After zooming in, the logarithm doesn't make such a big difference: it's not far from a straight line. 560ppm will probably take us well beyond the Paris target of 1.5°C, so the 280-560 range is key; we would be unwise to let our civilization go beyond 560.
Sure, looked at close up, any part of any curve looks like a straight-ish line. But look at the y-axis, it goes from 0 to 4.5. The W/m2 increase (resulting from a CO2 increase from 280 to and 560 ppm) of just under 4 agrees to the first chart, which shows an increase from 257 to 261. But the y-axis is a tad misleading, to say the least.

They are also (deliberately?) confusing units. Fag packet* says 3.7 additional W/m2 = temperature increase (if CO2 levels doubled from pre-industrial levels) no more than 1C.

* Average earth surface temperature 288K ÷ 1,120 W/m2 (when sun directly overhead in a cloudless sky) x 3.7 W/m2 = 0.95K or 0.95C.

If we go by the first, more optimistic chart, the increase would be barely measurable, but let's give the warmenists the benefit of the doubt.


Radical Rodent said...

Then there is the possibility that there is no “greenhouse effect”, anyway;

I have yet to see anyone address this argument, scientifically; all I have ever seen is ad hominem attacks on its author.

My own hypothesis is that the atmosphere, itself, is what keeps the temperatures on Earth’s surface reasonable, more or less regardless of its components. The Sun heats the surfaces; air in contact with those surfaces is warmed, which results in it rising (hot air rises, remember?). This rising air draws in cooler air, and so the heat is distributed through the atmosphere. At night, the reverse happens, where the surface of the Earth radiates its energy to space; air moving over these cooling surfaces is then cooled; however, cool air sinks, so air movement, i.e. wind, is essential to this process. When there is little or no wind, the surface can cool such that it becomes considerably cooler than the air immediately above it – this can be seen by frosty ground, with air temperatures above it being higher (personally, I have slipped on ice on the in the Persian Gulf area, while the air above was warm enough for warm-weather clothes). It is the movement of the air that distributes the heat, rather than the presence of “greenhouse gases” that “trap” this heat.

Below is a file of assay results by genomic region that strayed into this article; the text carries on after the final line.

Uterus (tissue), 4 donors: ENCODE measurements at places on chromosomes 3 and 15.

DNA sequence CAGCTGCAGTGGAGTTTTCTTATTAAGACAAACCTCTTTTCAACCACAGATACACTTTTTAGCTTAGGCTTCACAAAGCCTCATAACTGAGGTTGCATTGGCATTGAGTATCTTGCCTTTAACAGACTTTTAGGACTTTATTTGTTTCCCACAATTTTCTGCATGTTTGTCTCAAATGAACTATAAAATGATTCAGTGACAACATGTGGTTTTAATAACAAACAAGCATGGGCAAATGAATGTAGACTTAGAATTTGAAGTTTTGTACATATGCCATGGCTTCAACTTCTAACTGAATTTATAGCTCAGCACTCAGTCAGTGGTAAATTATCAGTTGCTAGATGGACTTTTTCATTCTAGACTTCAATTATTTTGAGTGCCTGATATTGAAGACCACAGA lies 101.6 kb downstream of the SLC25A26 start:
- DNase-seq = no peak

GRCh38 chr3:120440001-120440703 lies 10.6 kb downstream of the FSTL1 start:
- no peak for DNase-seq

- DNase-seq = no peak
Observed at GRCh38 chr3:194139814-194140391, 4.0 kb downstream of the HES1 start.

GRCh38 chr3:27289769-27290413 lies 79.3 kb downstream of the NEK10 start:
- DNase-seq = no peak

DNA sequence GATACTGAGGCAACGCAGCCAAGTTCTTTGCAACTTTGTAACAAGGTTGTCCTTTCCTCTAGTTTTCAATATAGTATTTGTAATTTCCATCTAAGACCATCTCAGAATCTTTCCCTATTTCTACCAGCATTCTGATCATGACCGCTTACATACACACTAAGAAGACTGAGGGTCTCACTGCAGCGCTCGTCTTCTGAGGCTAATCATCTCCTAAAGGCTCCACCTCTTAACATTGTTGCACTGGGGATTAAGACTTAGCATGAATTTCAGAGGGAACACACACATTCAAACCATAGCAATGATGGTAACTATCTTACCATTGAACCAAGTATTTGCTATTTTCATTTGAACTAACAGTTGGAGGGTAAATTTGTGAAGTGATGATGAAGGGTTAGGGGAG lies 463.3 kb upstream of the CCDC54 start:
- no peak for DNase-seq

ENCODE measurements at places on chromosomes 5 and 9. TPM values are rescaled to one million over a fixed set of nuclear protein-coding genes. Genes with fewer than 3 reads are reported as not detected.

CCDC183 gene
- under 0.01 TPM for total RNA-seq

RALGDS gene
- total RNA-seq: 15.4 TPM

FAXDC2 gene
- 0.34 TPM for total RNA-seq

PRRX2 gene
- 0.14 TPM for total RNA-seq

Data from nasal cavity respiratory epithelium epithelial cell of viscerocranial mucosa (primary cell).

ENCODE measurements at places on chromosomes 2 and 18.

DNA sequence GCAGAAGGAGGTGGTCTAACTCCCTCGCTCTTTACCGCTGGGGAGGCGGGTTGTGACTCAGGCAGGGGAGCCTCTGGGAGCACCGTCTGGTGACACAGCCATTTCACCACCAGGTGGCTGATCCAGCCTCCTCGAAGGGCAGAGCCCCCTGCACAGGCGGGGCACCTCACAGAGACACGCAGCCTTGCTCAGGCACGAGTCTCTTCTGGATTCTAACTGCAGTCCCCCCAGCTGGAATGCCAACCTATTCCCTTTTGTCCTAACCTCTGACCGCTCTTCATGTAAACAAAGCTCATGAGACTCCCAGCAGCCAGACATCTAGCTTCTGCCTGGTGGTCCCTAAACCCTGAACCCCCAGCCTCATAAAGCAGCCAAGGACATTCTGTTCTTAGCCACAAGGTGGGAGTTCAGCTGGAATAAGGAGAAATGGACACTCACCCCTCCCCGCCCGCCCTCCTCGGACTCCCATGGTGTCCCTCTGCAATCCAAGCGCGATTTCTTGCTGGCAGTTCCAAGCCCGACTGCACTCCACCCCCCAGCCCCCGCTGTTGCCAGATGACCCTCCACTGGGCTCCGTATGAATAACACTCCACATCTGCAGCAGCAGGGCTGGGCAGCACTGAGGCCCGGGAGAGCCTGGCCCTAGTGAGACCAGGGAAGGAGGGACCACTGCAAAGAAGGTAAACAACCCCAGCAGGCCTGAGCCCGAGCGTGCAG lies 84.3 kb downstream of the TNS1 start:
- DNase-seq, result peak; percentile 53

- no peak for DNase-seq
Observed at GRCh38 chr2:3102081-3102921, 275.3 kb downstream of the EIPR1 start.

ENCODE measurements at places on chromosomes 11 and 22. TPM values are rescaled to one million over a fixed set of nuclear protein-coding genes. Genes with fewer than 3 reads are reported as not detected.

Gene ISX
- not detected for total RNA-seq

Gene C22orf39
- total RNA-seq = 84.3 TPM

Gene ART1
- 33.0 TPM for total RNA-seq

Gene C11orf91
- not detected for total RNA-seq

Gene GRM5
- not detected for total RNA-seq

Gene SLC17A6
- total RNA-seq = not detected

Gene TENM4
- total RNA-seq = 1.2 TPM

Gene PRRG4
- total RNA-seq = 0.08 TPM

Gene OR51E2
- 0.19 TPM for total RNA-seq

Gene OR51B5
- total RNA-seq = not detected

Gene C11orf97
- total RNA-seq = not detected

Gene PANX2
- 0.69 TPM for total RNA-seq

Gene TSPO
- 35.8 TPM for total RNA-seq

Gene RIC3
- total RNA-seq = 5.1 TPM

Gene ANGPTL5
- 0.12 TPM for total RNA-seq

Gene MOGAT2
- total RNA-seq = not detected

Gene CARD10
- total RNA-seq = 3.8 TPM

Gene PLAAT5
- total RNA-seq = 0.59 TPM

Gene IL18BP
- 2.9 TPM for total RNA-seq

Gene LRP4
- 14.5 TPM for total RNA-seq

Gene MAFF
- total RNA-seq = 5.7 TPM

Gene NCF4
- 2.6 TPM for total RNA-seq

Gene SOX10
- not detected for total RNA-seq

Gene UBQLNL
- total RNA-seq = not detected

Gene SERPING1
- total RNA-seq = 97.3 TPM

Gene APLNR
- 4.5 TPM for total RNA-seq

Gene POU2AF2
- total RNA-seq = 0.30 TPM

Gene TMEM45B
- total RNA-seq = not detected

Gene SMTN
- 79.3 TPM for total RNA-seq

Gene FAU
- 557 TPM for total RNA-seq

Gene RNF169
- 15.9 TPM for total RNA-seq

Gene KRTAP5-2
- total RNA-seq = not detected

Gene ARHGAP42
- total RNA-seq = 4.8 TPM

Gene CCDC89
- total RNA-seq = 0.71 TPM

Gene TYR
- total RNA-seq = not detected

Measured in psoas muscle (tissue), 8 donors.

Mark Wadsworth said...

RR, yes of course. I ask the warmenists, ok, so why is the centre of a gas giant that gets naff all sunlight 1,000s of degrees?

Surface temperature can be calculated knowing